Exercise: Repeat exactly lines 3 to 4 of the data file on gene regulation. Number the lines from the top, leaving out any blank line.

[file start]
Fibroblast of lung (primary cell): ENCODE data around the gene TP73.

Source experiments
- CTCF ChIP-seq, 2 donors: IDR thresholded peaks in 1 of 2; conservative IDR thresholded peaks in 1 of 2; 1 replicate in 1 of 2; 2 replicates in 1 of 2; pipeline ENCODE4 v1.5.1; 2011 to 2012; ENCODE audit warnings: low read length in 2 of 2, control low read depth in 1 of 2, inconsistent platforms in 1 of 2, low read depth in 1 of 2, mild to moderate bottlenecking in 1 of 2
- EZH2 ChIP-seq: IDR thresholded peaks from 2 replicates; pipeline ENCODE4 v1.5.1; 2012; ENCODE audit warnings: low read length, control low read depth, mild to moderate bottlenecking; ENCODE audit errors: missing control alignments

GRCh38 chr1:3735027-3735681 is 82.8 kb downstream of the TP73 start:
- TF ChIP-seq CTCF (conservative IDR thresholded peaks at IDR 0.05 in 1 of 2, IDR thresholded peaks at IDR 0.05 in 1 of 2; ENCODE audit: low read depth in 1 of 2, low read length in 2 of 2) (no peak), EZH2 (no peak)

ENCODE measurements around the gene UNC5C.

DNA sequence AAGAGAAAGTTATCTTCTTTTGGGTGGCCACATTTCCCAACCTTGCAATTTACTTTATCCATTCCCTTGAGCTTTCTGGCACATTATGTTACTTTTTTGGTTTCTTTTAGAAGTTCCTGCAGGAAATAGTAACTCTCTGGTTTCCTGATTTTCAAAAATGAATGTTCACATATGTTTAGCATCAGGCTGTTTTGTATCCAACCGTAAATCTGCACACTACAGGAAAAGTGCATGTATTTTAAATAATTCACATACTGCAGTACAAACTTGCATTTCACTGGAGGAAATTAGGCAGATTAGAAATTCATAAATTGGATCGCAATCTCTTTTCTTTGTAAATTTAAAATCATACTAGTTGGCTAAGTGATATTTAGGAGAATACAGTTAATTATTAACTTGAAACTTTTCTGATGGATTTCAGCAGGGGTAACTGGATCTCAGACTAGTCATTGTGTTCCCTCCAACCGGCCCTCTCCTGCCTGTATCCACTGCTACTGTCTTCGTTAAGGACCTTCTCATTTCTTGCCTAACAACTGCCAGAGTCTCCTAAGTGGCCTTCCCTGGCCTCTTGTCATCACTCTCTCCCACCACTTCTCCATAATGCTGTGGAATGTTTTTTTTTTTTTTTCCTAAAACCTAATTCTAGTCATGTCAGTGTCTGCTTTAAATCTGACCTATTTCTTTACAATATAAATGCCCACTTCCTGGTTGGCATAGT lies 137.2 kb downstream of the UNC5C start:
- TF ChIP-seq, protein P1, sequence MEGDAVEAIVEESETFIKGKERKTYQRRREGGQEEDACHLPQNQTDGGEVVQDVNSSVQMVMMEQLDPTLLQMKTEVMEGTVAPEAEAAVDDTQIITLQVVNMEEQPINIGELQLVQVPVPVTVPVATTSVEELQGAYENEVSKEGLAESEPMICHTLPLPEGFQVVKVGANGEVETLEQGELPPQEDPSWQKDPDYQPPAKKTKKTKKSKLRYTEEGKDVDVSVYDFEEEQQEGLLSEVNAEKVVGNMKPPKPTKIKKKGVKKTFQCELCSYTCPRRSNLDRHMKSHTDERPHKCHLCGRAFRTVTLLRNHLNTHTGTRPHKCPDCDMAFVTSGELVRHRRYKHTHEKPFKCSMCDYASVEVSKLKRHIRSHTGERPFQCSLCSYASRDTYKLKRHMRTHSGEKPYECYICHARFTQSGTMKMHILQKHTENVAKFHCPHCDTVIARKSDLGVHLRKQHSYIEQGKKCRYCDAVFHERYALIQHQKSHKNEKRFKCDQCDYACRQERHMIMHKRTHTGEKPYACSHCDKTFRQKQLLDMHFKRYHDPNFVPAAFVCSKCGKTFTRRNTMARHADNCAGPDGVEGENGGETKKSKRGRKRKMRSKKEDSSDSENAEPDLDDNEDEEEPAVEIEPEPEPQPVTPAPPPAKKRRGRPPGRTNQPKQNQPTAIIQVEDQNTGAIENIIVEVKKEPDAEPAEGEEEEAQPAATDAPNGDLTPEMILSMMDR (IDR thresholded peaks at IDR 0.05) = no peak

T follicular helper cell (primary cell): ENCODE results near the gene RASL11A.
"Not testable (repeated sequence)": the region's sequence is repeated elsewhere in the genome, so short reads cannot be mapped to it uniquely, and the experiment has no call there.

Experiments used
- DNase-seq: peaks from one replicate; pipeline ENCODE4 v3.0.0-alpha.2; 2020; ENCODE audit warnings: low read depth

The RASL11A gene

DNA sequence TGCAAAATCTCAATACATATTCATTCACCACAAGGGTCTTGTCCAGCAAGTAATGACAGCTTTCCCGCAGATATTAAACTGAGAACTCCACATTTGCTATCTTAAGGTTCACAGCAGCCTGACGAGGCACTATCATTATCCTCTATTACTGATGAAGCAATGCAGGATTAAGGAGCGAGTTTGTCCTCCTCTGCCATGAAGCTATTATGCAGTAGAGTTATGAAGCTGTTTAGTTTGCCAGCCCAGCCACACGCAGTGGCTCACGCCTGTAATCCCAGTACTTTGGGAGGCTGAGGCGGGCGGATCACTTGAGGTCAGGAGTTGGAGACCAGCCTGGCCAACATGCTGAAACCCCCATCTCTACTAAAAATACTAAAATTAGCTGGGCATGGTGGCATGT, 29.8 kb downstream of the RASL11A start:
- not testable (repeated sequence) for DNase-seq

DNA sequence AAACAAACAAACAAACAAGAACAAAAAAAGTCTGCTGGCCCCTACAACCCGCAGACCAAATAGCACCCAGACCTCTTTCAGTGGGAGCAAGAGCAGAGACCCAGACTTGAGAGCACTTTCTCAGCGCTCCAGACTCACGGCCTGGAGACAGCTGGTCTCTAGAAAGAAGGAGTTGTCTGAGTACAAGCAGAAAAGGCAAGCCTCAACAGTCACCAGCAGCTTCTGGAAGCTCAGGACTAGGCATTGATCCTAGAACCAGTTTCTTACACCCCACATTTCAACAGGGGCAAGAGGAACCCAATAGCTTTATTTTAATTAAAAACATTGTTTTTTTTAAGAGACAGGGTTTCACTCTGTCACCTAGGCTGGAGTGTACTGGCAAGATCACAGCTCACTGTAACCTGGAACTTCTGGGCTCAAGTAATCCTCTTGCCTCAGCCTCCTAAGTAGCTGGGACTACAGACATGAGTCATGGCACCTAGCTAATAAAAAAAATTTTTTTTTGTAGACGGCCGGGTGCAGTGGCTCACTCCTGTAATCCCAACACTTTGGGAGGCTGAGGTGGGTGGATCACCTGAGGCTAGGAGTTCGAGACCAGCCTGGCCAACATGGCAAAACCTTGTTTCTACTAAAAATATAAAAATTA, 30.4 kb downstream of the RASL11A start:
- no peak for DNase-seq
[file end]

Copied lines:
- CTCF ChIP-seq, 2 donors: IDR thresholded peaks in 1 of 2; conservative IDR thresholded peaks in 1 of 2; 1 replicate in 1 of 2; 2 replicates in 1 of 2; pipeline ENCODE4 v1.5.1; 2011 to 2012; ENCODE audit warnings: low read length in 2 of 2, control low read depth in 1 of 2, inconsistent platforms in 1 of 2, low read depth in 1 of 2, mild to moderate bottlenecking in 1 of 2
- EZH2 ChIP-seq: IDR thresholded peaks from 2 replicates; pipeline ENCODE4 v1.5.1; 2012; ENCODE audit warnings: low read length, control low read depth, mild to moderate bottlenecking; ENCODE audit errors: missing control alignments